There is a quote from Nina Simone that says, “The worst thing about that kind of prejudice… is that while you feel hurt and angry and all the rest of it, it feeds you self-doubt. You start thinking, perhaps I am not good enough.” She is talking about racial prejudice in that quote but it can also apply to other kinds of prejudice such as language prejudice. Language prejudice can have a big impact on people that go through it on a daily basis. These people face discrimination from employers, and sometimes stereotyped as “stupid” just because they have an accent or speak broken English.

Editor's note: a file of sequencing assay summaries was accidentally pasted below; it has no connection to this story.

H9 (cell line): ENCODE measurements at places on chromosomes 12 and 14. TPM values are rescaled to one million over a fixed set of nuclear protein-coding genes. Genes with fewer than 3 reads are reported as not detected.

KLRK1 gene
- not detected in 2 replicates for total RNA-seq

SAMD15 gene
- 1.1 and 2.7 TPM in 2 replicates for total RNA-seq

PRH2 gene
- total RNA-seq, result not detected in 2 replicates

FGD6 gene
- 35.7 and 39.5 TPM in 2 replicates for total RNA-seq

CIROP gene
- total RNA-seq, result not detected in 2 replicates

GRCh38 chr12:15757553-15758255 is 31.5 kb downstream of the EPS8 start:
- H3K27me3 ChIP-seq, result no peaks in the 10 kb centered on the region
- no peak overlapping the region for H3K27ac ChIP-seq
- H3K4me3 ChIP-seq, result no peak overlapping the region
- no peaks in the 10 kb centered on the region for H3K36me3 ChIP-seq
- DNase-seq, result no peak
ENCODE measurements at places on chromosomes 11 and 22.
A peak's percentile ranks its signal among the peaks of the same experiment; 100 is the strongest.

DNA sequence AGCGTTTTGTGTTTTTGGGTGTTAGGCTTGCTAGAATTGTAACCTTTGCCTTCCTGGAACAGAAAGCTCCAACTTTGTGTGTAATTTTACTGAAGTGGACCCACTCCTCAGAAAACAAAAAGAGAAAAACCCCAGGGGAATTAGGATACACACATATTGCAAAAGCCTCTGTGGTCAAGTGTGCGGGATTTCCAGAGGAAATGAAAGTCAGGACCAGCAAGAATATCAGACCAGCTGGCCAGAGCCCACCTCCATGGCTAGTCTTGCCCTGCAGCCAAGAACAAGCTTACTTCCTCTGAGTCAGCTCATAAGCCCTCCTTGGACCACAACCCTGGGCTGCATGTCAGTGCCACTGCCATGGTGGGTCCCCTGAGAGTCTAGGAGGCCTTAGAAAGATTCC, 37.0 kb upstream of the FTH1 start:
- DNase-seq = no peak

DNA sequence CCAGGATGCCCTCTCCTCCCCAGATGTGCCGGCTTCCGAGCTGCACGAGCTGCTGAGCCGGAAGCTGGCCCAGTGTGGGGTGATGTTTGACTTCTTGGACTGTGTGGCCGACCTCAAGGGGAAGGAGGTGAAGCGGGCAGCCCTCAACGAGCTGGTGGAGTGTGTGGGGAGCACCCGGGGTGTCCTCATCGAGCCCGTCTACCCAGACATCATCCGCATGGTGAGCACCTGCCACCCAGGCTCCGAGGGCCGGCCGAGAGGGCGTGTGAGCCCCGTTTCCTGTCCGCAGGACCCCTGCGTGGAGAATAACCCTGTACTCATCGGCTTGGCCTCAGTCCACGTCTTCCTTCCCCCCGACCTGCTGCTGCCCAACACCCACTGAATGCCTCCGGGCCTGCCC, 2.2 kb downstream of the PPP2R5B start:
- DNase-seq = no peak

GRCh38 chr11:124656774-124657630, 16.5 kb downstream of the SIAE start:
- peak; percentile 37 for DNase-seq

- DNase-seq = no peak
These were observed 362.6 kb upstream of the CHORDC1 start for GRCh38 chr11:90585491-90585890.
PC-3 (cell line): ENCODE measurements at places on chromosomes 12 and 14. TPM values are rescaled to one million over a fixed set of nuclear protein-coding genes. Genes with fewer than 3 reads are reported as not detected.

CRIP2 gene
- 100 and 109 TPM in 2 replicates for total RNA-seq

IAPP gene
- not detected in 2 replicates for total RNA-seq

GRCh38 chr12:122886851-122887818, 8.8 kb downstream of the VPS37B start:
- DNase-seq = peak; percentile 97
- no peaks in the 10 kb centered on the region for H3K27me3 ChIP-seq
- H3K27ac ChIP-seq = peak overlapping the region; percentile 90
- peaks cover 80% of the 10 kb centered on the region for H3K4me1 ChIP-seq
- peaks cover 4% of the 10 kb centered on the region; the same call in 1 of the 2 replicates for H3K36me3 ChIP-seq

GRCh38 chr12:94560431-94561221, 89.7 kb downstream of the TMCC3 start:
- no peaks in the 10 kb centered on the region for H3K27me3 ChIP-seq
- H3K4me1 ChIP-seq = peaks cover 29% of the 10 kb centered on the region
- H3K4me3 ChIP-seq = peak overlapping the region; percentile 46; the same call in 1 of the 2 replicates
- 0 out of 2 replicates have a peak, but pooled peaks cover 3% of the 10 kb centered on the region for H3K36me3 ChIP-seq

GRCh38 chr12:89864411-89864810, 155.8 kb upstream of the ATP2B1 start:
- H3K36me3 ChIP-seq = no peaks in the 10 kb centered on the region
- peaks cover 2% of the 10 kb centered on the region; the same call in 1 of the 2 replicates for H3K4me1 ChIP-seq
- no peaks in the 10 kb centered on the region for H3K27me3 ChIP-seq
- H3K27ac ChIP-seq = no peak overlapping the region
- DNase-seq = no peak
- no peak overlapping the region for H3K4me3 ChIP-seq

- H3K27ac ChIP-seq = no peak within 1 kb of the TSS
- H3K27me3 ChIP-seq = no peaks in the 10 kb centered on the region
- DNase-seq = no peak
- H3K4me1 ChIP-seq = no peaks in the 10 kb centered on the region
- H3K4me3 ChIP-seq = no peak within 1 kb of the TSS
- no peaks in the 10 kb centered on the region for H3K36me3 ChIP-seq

Personally, I have never faced any language prejudice (except if speaking English in Quebec counts) but I can imagine that these people face a big blow to their self-esteem like Simone described. In one report, discrimination is shown to affect peoples general well-being, self-worth, self-esteem, and social relations. That report also revealed that the more someone was prejudiced against, the higher their levels of depression and anxiety were. More frequent minor prejudices were shown to affect minorities than less frequent major prejudices. This shows that linguistic discrimination has the power to affect people’s mental health.
To help those affected with language prejudice we can train employees/employers to be more compassionate towards others who don’t speak “proper” English or have a different accent. Another way to help is to create awareness of language prejudice and linguistic discrimination.